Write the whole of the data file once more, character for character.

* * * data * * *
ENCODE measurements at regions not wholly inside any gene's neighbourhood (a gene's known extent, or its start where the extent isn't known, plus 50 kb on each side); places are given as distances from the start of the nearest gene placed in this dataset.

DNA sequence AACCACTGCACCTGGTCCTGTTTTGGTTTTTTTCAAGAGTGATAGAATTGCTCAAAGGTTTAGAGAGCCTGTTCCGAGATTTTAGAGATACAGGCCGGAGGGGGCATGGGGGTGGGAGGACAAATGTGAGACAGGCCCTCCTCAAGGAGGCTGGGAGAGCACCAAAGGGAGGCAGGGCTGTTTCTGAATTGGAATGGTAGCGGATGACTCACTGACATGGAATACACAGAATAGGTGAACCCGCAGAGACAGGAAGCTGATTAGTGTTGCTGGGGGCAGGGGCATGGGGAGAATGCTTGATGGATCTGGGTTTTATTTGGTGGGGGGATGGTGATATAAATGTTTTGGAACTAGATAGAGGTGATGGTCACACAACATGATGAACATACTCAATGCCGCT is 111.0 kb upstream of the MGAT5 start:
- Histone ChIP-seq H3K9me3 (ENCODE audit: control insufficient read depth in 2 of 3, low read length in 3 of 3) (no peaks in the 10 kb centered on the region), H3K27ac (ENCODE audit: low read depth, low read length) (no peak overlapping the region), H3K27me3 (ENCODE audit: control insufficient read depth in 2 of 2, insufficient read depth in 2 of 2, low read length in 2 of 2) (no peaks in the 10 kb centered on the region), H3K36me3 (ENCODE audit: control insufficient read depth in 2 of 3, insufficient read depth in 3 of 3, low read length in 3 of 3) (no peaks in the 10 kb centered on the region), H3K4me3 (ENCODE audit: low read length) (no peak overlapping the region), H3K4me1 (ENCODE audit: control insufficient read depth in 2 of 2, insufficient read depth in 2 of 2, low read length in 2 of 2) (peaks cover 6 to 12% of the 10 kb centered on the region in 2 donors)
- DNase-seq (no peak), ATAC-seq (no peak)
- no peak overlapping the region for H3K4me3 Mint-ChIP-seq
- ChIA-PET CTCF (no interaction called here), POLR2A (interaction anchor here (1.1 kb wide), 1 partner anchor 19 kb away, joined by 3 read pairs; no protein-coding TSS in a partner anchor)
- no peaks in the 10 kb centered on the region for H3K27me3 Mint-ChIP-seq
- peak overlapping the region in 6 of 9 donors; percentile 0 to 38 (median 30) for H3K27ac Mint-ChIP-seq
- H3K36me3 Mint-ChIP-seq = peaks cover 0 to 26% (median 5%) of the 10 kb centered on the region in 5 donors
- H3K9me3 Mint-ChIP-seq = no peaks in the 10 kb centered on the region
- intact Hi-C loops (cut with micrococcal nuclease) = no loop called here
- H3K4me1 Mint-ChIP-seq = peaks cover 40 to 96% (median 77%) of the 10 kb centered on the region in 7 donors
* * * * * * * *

ENCODE measurements at regions not wholly inside any gene's neighbourhood (a gene's known extent, or its start where the extent isn't known, plus 50 kb on each side); places are given as distances from the start of the nearest gene placed in this dataset.

DNA sequence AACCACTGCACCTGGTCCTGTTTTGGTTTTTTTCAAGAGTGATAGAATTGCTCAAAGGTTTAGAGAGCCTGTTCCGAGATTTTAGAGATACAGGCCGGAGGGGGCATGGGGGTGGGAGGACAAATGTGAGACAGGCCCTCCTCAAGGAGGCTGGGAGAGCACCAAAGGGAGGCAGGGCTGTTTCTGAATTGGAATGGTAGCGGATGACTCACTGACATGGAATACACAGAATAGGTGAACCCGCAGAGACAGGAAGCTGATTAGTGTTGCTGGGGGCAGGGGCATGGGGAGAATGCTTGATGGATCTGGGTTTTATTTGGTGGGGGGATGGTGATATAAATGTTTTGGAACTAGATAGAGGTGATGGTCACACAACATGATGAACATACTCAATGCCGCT is 111.0 kb upstream of the MGAT5 start:
- Histone ChIP-seq H3K9me3 (ENCODE audit: control insufficient read depth in 2 of 3, low read length in 3 of 3) (no peaks in the 10 kb centered on the region), H3K27ac (ENCODE audit: low read depth, low read length) (no peak overlapping the region), H3K27me3 (ENCODE audit: control insufficient read depth in 2 of 2, insufficient read depth in 2 of 2, low read length in 2 of 2) (no peaks in the 10 kb centered on the region), H3K36me3 (ENCODE audit: control insufficient read depth in 2 of 3, insufficient read depth in 3 of 3, low read length in 3 of 3) (no peaks in the 10 kb centered on the region), H3K4me3 (ENCODE audit: low read length) (no peak overlapping the region), H3K4me1 (ENCODE audit: control insufficient read depth in 2 of 2, insufficient read depth in 2 of 2, low read length in 2 of 2) (peaks cover 6 to 12% of the 10 kb centered on the region in 2 donors)
- DNase-seq (no peak), ATAC-seq (no peak)
- no peak overlapping the region for H3K4me3 Mint-ChIP-seq
- ChIA-PET CTCF (no interaction called here), POLR2A (interaction anchor here (1.1 kb wide), 1 partner anchor 19 kb away, joined by 3 read pairs; no protein-coding TSS in a partner anchor)
- no peaks in the 10 kb centered on the region for H3K27me3 Mint-ChIP-seq
- peak overlapping the region in 6 of 9 donors; percentile 0 to 38 (median 30) for H3K27ac Mint-ChIP-seq
- H3K36me3 Mint-ChIP-seq = peaks cover 0 to 26% (median 5%) of the 10 kb centered on the region in 5 donors
- H3K9me3 Mint-ChIP-seq = no peaks in the 10 kb centered on the region
- intact Hi-C loops (cut with micrococcal nuclease) = no loop called here
- H3K4me1 Mint-ChIP-seq = peaks cover 40 to 96% (median 77%) of the 10 kb centered on the region in 7 donors